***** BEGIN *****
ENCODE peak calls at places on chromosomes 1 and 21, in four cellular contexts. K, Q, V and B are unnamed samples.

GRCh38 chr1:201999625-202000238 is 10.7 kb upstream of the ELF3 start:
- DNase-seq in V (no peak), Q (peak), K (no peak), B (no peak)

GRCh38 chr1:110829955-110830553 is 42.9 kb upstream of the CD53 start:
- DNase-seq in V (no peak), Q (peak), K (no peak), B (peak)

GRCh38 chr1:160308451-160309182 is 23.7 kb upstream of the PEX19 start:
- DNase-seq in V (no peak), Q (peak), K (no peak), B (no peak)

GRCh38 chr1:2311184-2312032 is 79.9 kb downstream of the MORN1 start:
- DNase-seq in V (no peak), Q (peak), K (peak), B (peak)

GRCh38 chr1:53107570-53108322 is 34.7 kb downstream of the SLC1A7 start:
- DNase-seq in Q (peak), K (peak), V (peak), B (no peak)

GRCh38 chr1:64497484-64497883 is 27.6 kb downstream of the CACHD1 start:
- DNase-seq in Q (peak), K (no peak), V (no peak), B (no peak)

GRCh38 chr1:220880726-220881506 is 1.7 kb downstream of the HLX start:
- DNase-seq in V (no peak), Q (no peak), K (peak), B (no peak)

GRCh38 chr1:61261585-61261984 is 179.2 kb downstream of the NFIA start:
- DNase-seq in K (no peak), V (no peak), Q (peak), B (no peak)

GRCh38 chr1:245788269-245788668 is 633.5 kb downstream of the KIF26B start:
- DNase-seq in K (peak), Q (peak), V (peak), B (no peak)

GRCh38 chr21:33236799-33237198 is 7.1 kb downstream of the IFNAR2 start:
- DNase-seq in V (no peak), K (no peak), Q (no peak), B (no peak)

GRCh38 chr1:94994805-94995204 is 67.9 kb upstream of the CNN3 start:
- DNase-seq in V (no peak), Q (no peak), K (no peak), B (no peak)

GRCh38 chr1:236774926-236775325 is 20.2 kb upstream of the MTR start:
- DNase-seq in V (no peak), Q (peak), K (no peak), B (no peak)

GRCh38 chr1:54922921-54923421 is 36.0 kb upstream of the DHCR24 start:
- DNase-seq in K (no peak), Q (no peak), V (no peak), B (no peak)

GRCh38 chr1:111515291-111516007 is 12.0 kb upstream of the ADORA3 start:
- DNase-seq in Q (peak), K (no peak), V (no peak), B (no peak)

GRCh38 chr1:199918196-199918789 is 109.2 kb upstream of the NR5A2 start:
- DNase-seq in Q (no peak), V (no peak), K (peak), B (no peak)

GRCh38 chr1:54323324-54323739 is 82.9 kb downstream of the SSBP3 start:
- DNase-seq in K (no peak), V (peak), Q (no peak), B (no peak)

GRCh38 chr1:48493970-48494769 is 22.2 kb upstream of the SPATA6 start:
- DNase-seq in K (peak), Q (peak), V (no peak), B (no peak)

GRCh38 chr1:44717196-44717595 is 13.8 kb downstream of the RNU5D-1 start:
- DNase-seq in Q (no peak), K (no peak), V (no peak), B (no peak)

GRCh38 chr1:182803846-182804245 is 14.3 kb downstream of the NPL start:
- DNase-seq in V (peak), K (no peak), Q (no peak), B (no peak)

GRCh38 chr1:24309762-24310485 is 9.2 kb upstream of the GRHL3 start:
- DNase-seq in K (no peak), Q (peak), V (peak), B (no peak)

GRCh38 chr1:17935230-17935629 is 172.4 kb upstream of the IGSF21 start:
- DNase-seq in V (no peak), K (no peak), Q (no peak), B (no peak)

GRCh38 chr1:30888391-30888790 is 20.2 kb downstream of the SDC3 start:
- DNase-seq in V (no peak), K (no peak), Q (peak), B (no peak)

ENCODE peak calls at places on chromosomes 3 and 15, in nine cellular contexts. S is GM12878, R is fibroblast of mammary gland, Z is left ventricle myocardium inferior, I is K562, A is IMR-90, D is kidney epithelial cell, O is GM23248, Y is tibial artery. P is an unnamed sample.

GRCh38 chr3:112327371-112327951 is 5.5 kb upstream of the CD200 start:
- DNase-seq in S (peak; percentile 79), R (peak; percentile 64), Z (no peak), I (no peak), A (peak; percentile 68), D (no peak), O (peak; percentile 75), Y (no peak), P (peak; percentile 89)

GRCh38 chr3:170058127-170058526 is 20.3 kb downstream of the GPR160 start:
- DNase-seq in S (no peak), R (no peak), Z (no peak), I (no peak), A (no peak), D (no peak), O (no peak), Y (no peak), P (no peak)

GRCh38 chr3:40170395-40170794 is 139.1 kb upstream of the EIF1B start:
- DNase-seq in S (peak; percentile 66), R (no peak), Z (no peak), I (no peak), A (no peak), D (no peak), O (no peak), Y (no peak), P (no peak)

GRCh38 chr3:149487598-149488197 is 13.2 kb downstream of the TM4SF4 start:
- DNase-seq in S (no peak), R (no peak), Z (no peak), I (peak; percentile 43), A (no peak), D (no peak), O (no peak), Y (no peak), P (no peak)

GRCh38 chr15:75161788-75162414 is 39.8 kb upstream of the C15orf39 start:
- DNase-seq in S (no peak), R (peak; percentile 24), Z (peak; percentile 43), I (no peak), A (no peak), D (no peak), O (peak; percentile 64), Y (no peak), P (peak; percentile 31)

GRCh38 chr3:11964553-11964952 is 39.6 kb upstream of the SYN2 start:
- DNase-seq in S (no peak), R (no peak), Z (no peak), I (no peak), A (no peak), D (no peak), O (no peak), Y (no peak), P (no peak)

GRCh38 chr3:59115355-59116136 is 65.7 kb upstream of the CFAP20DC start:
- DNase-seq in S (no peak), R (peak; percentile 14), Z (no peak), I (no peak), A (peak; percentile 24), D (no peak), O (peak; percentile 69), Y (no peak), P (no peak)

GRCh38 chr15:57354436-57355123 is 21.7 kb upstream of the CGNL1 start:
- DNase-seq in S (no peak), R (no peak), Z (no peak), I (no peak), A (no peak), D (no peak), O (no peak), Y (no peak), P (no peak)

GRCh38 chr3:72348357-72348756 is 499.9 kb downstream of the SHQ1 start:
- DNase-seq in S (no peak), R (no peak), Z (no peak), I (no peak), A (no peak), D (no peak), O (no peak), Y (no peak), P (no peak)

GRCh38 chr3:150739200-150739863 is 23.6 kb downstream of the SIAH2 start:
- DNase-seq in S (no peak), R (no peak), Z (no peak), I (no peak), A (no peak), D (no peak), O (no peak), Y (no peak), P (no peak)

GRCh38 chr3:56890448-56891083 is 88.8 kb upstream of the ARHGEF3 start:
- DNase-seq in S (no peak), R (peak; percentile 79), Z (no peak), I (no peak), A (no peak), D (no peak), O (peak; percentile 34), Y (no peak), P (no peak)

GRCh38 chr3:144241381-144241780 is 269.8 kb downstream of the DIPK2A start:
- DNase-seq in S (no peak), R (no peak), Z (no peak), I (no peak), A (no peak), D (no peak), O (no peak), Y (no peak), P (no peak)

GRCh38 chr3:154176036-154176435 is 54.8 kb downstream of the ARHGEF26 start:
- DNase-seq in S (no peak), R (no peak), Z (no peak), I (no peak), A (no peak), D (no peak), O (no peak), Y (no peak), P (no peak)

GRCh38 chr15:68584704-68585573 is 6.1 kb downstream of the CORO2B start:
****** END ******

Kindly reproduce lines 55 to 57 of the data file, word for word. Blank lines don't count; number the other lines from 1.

GRCh38 chr15:75161788-75162414 is 39.8 kb upstream of the C15orf39 start:
- DNase-seq in S (no peak), R (peak; percentile 24), Z (peak; percentile 43), I (no peak), A (no peak), D (no peak), O (peak; percentile 64), Y (no peak), P (peak; percentile 31)

GRCh38 chr3:11964553-11964952 is 39.6 kb upstream of the SYN2 start: